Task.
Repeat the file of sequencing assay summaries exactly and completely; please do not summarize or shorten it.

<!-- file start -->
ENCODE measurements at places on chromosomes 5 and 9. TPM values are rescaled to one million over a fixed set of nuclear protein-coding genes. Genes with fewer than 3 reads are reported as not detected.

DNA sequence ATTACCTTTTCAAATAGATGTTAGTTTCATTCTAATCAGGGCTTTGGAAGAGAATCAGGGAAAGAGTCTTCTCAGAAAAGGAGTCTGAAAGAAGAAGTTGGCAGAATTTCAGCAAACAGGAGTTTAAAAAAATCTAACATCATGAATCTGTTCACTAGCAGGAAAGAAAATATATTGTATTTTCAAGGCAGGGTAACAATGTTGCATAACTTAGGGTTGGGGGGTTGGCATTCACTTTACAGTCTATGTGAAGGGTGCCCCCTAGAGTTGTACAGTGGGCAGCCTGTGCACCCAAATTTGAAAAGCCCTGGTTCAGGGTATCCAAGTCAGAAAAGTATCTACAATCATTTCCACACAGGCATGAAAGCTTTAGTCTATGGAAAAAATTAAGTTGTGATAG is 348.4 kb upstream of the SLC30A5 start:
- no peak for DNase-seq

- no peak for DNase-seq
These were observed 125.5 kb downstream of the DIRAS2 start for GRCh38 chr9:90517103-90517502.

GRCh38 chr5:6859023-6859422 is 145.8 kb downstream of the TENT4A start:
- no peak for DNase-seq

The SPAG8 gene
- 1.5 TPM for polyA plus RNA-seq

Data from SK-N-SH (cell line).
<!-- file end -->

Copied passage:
ENCODE measurements at places on chromosomes 5 and 9. TPM values are rescaled to one million over a fixed set of nuclear protein-coding genes. Genes with fewer than 3 reads are reported as not detected.

DNA sequence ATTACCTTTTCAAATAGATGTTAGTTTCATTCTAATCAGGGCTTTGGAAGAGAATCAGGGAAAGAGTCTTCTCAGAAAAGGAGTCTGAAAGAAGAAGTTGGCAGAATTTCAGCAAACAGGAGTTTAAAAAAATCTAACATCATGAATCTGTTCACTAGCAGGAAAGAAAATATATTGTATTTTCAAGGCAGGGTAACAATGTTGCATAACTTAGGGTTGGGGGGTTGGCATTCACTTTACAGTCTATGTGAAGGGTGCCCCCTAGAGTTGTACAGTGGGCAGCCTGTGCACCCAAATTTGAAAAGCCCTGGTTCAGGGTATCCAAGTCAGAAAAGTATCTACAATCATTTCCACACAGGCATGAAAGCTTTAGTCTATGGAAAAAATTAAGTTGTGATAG is 348.4 kb upstream of the SLC30A5 start:
- no peak for DNase-seq

- no peak for DNase-seq
These were observed 125.5 kb downstream of the DIRAS2 start for GRCh38 chr9:90517103-90517502.

GRCh38 chr5:6859023-6859422 is 145.8 kb downstream of the TENT4A start:
- no peak for DNase-seq

The SPAG8 gene
- 1.5 TPM for polyA plus RNA-seq

Data from SK-N-SH (cell line).